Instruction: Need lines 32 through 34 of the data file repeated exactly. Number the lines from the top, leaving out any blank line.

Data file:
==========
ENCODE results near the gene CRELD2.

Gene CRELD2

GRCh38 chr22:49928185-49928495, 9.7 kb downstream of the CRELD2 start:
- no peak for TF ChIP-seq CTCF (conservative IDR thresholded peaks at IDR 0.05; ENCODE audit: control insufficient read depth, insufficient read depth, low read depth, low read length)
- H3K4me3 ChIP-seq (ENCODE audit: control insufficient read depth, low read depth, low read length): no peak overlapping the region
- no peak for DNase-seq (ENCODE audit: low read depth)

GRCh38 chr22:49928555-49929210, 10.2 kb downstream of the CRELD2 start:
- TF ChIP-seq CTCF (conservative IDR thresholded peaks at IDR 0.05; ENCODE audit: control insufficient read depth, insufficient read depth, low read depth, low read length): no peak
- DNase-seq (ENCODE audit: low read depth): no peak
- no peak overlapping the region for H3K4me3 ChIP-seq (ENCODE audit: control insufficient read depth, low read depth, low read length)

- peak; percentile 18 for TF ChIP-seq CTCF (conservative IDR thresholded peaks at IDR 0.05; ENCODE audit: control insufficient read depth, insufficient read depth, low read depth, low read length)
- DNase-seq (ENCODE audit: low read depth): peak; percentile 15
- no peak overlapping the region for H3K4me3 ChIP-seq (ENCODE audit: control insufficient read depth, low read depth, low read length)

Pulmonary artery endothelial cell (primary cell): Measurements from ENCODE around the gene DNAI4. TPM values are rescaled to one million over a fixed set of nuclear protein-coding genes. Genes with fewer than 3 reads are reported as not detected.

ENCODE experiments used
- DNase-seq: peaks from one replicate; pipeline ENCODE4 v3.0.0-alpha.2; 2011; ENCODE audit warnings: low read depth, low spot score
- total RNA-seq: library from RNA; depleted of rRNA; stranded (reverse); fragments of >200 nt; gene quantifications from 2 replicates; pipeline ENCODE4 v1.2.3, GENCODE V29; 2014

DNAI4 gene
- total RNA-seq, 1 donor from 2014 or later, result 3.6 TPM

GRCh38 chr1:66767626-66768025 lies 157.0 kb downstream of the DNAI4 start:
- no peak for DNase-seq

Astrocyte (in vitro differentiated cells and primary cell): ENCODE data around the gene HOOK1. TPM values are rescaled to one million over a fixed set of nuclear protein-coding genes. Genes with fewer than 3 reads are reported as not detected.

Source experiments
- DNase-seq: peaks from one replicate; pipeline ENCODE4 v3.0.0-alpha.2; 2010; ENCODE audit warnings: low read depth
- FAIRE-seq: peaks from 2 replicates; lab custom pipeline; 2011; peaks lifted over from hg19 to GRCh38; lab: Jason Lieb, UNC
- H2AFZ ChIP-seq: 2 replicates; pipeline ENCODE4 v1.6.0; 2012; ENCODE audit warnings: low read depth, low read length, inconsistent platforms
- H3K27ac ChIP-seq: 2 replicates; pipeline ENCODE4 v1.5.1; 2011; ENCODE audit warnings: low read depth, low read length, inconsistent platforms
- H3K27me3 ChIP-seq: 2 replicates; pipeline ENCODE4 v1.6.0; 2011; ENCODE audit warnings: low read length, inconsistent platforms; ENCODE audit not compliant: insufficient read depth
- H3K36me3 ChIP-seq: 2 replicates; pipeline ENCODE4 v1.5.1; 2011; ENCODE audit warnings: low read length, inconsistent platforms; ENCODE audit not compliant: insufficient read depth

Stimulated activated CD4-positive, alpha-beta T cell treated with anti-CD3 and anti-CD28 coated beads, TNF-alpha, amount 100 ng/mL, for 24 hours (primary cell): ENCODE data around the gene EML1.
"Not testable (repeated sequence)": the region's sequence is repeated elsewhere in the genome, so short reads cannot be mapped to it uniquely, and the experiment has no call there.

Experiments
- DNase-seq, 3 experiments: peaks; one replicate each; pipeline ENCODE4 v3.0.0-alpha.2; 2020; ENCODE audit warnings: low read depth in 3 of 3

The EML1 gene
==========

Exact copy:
Experiments
- DNase-seq, 3 experiments: peaks; one replicate each; pipeline ENCODE4 v3.0.0-alpha.2; 2020; ENCODE audit warnings: low read depth in 3 of 3

The EML1 gene